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What Unites Us: Turkish Short Stories

Wednesday, May 4, 2011

Geronimo's Code


Chief Geronimo by Edward R. Curtis
 Even my 15-year-old daughter has enough of a sense of history and of herself to know that the U.S. military’s use of the name Geronimo as a code reference for the Osama bin Laden’s execution was offensive and in keeping with the misrepresentation of Native American people. My daughter was curious if the military considered using the name of her namesake-Sojourner Truth. After all, she resisted injustice in the same bold vein as Geronimo.
Geronimo’s birth name was Goyathlay . He lived in what is now New Mexico, but during his time was part of Mexico. It was his fierce response to the attacks perpetrated by Mexican soldiers that earned him the name St. Jerome (Geronimo in Spanish). These soldiers invoked the name of this Roman Catholic saint to protect them against prowess of Goyathlay’s resistance. He would later defend himself and his people from U.S. aggression, though evetually he would be captured and live his life as a prisoner of war until his death in 1909.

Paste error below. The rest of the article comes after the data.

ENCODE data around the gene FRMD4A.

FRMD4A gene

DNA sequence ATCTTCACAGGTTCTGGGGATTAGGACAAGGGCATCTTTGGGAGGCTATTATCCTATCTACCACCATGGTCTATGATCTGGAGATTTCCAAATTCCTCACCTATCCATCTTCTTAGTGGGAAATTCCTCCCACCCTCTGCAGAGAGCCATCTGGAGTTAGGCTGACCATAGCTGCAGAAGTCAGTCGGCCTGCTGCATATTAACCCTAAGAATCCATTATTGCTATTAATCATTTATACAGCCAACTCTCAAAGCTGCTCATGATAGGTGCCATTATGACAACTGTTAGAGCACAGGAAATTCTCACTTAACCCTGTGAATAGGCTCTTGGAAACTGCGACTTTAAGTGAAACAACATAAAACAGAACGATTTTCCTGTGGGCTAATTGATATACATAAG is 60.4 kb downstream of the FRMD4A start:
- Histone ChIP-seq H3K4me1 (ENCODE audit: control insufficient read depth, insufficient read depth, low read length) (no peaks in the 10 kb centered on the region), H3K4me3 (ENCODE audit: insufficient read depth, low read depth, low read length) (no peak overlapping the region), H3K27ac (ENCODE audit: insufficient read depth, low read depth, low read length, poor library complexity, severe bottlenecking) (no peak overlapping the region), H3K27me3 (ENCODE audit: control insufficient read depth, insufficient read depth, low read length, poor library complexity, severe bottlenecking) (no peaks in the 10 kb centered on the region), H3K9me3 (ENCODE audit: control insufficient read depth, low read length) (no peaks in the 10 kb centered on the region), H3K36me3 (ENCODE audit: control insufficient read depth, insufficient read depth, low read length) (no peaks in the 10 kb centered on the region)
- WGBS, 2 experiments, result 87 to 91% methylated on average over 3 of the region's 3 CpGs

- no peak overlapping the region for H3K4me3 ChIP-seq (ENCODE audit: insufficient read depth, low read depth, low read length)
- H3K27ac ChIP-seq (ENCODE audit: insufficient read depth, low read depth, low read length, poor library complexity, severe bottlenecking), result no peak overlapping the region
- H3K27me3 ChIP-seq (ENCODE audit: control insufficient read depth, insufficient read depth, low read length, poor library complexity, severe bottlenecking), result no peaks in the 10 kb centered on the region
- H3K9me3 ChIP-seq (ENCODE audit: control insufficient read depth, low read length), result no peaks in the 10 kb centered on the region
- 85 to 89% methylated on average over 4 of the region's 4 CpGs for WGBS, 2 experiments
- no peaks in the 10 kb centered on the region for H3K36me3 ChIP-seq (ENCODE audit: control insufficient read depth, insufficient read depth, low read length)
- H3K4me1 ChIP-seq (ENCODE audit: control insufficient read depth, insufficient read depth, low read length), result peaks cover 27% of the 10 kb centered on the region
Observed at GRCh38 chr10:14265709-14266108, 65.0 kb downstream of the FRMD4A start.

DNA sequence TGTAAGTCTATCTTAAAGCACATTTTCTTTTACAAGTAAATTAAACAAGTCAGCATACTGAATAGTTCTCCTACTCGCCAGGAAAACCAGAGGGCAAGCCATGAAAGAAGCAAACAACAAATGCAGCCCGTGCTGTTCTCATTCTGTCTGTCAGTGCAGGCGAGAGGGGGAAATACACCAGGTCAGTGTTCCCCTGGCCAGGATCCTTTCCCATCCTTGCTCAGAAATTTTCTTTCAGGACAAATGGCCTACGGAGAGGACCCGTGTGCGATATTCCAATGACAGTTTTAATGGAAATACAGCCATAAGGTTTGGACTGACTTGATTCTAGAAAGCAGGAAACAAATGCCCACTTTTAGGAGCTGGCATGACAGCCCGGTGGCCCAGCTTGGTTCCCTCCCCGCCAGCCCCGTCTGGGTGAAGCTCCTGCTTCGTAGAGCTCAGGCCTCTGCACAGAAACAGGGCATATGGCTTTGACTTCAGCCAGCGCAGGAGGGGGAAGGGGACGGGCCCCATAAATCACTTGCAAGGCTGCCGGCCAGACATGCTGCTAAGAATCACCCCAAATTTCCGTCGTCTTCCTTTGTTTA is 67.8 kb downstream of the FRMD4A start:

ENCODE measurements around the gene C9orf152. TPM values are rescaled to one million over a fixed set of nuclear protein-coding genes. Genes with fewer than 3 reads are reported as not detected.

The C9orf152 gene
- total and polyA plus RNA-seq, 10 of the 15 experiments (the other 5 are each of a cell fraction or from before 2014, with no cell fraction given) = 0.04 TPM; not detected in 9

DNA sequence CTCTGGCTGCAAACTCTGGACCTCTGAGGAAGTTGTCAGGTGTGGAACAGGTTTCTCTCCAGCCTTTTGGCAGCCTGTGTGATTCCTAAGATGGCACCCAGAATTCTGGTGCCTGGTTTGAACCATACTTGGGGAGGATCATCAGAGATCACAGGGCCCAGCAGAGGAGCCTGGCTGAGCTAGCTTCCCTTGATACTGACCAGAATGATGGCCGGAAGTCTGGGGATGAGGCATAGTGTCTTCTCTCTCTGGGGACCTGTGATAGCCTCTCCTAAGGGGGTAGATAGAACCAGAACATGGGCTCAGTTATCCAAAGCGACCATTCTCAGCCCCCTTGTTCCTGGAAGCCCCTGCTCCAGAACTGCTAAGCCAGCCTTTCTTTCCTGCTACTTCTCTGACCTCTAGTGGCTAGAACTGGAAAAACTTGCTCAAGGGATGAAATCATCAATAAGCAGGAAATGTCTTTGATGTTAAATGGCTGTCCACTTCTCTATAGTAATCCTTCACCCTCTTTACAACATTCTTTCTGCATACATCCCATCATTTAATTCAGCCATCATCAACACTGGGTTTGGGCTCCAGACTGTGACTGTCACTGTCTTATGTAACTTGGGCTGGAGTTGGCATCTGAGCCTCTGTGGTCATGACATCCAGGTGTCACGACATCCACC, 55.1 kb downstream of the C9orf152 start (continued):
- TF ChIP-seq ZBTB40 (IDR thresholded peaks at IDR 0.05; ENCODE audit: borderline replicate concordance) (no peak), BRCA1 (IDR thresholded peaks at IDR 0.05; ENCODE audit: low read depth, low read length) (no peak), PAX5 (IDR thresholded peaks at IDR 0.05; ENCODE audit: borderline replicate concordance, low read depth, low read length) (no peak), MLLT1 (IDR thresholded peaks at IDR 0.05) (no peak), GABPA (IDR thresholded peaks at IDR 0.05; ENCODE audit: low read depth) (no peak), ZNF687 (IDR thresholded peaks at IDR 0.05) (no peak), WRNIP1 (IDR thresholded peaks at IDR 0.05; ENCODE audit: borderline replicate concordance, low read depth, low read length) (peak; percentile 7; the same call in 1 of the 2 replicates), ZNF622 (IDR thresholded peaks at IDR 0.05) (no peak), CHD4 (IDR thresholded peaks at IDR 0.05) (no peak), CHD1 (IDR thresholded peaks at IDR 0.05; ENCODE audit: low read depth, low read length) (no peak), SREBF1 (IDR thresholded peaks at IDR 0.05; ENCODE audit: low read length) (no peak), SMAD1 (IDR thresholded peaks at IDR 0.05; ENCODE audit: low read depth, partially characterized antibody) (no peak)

( *As an aside, look into the rumor, that has yet to be laid to rest, that Prescott Bush, George W.’s grandfather, stole Geronimo’s skull. …American history? )

Here’s a poem by Renny Golden that I recently discovered.

_____________
Geronimo
By Renny Golden

Words, you Whites, want words.

Nothing, I give you nothing.

Here, stones, the Sierra Madres has


something you can’t use:

the witness of rocks who speak

the language of mountains. We are


this land, stones inside the rain, inside

the mountain which keeps the graves.

Here, Grey Wolf, is another lie, hard


as granite, I give it to you, call it sustenance.

Eat---Why do I give you promise after promise,

rock instead of bread? I want to break your


trust the way Mexicans broke my wife, my mother,

my three babies, their scalps in blood rivers. What

fear can you offer to a dead man? After that


I did not pray…I had no purpose left. I could not

call back my loved ones. I could not bring back

dead Apaches but I could rejoice in …revenge.


So no, I’m not trustworthy. I am wily,

a coyote slipping into shadow. Is it

honor to promise open land and pen us


at San Carlos, that stink hole? See our

lonely ponies, our mountains pouring.

What did you expect…truth? Whose?


Every vow a snakebite; every safe place

a trap. Treachery? Oh, I am a holy trickster,

son of White Painted Woman. I love mescal


which is all I have left of escape, a poison as greedy

as the givers. Mescal… there is something of use.

We are not.

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